Yorgos Lanthimos’s Poor Things, starring and coproduced by Emma Stone, won the Golden Lion over the weekend. As Jessica Kiang points out in the New York Times, this startling fable about a grown woman with the mind of a child was one of a good handful of films in Venice depicting women “chafing against the restrictive, but often luxurious, enclosures built by controlling men.” Tracing thematic threads through any festival’s lineup can seem like a reach, but Kiang’s got the receipts. Besides Stone’s Bella, the Venice 80 competition presented Penélope Cruz in Michael Mann’s Ferrari, Carey Mulligan in Bradley Cooper’s Maestro, and Cailee Spaeny—who won the Volpi Cup for Best Actress—in Sofia Coppola’s Priscilla.
There were other echoes, too, all up and down the Lido this year. Contract killers popped up, their hammers cocked and ready, in David Fincher’s The Killer, Richard Linklater’s Hit Man, Harmony Korine’s Aggro Dr1ft, Woody Allen’s Coup de chance, and Robert Lorenz’s Liam Neeson vehicle, In the Land of Saints and Sinners. More urgently, several films took on Europe’s ongoing immigration crisis, and two of them won awards, Matteo Garrone’s Io capitano and Agnieszka Holland’s Green Border.
We took a first look at Poor Things last week, and we’ll surely take another when the film screens at the New York Film Festival. For now, let’s just note that the Telegraph’s Robbie Collin calls it “an exultantly raunchy and macabre gothic comedy,” while AnOther Magazine’s Alex Denney finds that Lanthimos and screenwriter Tony McNamara’s adaptation of Alasdair Gray’s 1992 novel is “an antic, libidinous affair that rivals the Greek director’s Oscar-winning last film, The Favourite, in imparting tragicomic force to his trademark theater of the absurd.”
Damien Chazelle presided over a jury that included Saleh Bakri, Jane Campion, Mia Hansen-Løve, Gabriele Mainetti, Martin McDonagh, Santiago Mitre, Laura Poitras, and Shu Qi, and the Grand Jury Prize, a Silver Lion, went to Ryusuke Hamaguchi’s Evil Does Not Exist. “In some ways, the birth of this film is an accident,” Hamaguchi tells Deadline’s Zac Ntim. The project grew organically out of a request from singer-songwriter Eiko Ishibashi, who composed the music for Hamaguchi’s Drive My Car (2021). She was looking for visuals to accompany her concert performances, so the two of them traveled late in 2021 to her small hometown in the Japanese countryside.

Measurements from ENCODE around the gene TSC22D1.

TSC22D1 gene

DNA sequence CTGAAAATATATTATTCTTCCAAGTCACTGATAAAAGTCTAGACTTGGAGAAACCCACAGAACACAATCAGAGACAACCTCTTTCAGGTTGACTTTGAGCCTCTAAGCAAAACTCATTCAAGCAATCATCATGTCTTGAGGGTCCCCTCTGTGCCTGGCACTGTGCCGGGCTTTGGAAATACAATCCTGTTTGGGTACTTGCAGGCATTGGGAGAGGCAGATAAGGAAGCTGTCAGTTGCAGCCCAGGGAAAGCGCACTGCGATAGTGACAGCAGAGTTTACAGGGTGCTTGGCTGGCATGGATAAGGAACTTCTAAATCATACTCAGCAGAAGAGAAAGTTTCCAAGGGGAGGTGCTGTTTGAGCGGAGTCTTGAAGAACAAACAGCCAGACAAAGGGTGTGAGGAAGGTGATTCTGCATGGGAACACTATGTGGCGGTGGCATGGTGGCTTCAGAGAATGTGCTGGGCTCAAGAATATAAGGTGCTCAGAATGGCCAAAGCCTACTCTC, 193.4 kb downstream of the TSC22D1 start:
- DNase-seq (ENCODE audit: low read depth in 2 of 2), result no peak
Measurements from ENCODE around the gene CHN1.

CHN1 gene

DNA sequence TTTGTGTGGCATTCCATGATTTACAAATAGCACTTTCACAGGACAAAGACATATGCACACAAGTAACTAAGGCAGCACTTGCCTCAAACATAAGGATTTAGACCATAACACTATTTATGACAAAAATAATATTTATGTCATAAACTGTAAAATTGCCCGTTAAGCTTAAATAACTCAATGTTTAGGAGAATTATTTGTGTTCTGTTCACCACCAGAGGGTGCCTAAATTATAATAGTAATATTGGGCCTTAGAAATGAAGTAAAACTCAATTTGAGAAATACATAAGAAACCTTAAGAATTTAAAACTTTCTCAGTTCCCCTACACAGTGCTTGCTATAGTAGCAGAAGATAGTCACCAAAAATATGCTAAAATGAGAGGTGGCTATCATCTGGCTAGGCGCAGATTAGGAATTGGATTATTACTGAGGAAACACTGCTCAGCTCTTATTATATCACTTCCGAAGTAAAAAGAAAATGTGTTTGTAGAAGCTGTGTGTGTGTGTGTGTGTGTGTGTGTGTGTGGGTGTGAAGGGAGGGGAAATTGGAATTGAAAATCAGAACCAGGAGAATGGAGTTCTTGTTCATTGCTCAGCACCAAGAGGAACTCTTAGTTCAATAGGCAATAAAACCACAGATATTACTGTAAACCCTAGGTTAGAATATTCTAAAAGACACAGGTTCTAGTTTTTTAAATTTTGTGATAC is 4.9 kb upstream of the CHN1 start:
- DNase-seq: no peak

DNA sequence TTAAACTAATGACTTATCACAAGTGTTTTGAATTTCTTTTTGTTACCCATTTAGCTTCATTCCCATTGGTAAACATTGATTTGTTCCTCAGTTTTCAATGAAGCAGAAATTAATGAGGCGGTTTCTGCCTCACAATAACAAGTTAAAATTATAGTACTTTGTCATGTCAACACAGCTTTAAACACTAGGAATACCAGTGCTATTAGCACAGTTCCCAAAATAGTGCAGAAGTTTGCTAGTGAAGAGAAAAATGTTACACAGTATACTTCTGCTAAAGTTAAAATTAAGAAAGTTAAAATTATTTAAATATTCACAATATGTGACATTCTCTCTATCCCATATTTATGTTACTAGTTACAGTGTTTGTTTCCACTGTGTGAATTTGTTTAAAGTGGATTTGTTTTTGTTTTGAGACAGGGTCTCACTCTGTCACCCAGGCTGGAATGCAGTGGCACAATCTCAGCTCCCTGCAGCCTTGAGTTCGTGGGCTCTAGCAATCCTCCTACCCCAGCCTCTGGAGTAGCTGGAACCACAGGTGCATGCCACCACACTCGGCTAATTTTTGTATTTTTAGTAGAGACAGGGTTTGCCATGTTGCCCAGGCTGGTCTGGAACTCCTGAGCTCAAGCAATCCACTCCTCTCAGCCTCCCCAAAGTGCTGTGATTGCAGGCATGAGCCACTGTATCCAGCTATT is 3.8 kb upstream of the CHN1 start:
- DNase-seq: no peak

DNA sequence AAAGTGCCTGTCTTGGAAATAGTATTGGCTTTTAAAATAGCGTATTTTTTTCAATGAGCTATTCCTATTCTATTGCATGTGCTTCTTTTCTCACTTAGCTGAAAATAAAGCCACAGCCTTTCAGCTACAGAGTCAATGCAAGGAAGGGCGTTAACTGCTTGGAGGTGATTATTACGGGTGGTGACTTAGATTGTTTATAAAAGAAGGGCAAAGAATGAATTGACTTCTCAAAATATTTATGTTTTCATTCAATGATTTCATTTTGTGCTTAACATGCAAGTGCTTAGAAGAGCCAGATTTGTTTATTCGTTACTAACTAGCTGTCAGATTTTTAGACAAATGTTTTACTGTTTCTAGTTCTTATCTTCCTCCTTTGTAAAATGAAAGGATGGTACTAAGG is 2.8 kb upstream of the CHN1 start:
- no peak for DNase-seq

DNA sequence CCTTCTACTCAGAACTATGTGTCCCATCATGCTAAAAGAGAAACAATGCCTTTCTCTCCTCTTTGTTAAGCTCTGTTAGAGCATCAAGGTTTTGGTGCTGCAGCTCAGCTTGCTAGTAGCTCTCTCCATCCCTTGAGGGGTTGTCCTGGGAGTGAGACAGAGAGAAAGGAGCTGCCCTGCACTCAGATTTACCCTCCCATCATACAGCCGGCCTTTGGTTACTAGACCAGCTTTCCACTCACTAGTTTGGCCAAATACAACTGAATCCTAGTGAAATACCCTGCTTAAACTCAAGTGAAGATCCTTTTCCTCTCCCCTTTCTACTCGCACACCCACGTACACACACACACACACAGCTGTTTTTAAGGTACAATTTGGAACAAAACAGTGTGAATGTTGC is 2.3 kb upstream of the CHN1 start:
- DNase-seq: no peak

Hamaguchi shaped some of the forest imagery he shot there into a non-narrative piece, Gift, which will premiere next month when Ishibashi performs at Film Fest Gent. His performers, though, became characters in a story that took shape in a screenplay Hamaguchi completed in January 2022. Two Tokyo sales reps arrive in the village to sell the few thousand residents on the glamping—i.e., glamorous camping—project their company will build there—with or without their approval.
“The mood here is steady, inexorable dread à la Hamaguchi’s former teacher and sometime collaborator, Kiyoshi Kurosawa,” writes Adam Nayman for Cinema Scope. “Understandably, a lot of the early attention has focused on the film’s abrupt and enigmatic wind-up, which is fair enough given its power, but it’s not as if it’s come out of nowhere; like the best horror movies, Evil Does Not Exist interweaves ellipticism and plangency on a molecular level until they’re somehow one and the same.” Screening this week in Toronto before heading to New York, the film has also won a FIPRESCI Award from the International Federation of Film Critics.
Matteo Garrone won the Silver Lion for Best Director and Seydou Sarr won the Marcello Mastroianni Award for Best Young Actor for his portrayal of a Senegalese teen trekking from Dakar to an over-crammed boat departing for Europe from Tripoli in Io capitano. The harrowing journey showcases Garrone’s “most robust, purely satisfying filmmaking since his international breakthrough with Gomorrah fifteen years ago,” writes Guy Lodge for Variety. “A local TikTok star who also contributes multiple songs to the film’s vibrant Afropop soundtrack, Sarr has the natural, immediate screen magnetism necessary to carry a narrative that could risk becoming a litany of abuses and indignities visited upon the protagonist who shares his name.”
Agnieszka Holland’s Green Border, the winner of the Special Jury Prize, is a “profoundly moving, flawlessly executed multi-strand drama,” writes Leslie Felperin in the Hollywood Reporter. Late in the summer of 2021, Belarusian president Alexander Lukashenko called on refugees from North Africa and the Middle East to use his country as a gateway to the European Union. Once these refugees crossed the border into Poland, though, Polish guards pushed them back, and as Felperin puts it, the refugees became “pawns in a gruesome game of ‘pass the parcel.’” While “the violence shown isn’t gratuitous, the suffering in Green Border is painfully palpable.”